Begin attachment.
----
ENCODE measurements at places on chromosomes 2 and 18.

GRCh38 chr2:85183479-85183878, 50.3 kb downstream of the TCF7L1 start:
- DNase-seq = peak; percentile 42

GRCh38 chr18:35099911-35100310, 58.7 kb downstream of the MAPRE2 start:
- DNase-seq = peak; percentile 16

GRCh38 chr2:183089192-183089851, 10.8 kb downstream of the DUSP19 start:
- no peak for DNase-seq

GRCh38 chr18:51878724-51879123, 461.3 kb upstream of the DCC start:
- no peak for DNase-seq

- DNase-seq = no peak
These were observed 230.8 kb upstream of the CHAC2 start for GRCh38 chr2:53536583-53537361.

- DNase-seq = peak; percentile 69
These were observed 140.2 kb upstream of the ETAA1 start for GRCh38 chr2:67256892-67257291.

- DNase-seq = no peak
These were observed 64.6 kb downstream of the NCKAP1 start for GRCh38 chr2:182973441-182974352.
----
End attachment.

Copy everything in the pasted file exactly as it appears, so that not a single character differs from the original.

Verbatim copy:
ENCODE measurements at places on chromosomes 2 and 18.

GRCh38 chr2:85183479-85183878, 50.3 kb downstream of the TCF7L1 start:
- DNase-seq = peak; percentile 42

GRCh38 chr18:35099911-35100310, 58.7 kb downstream of the MAPRE2 start:
- DNase-seq = peak; percentile 16

GRCh38 chr2:183089192-183089851, 10.8 kb downstream of the DUSP19 start:
- no peak for DNase-seq

GRCh38 chr18:51878724-51879123, 461.3 kb upstream of the DCC start:
- no peak for DNase-seq

- DNase-seq = no peak
These were observed 230.8 kb upstream of the CHAC2 start for GRCh38 chr2:53536583-53537361.

- DNase-seq = peak; percentile 69
These were observed 140.2 kb upstream of the ETAA1 start for GRCh38 chr2:67256892-67257291.

- DNase-seq = no peak
These were observed 64.6 kb downstream of the NCKAP1 start for GRCh38 chr2:182973441-182974352.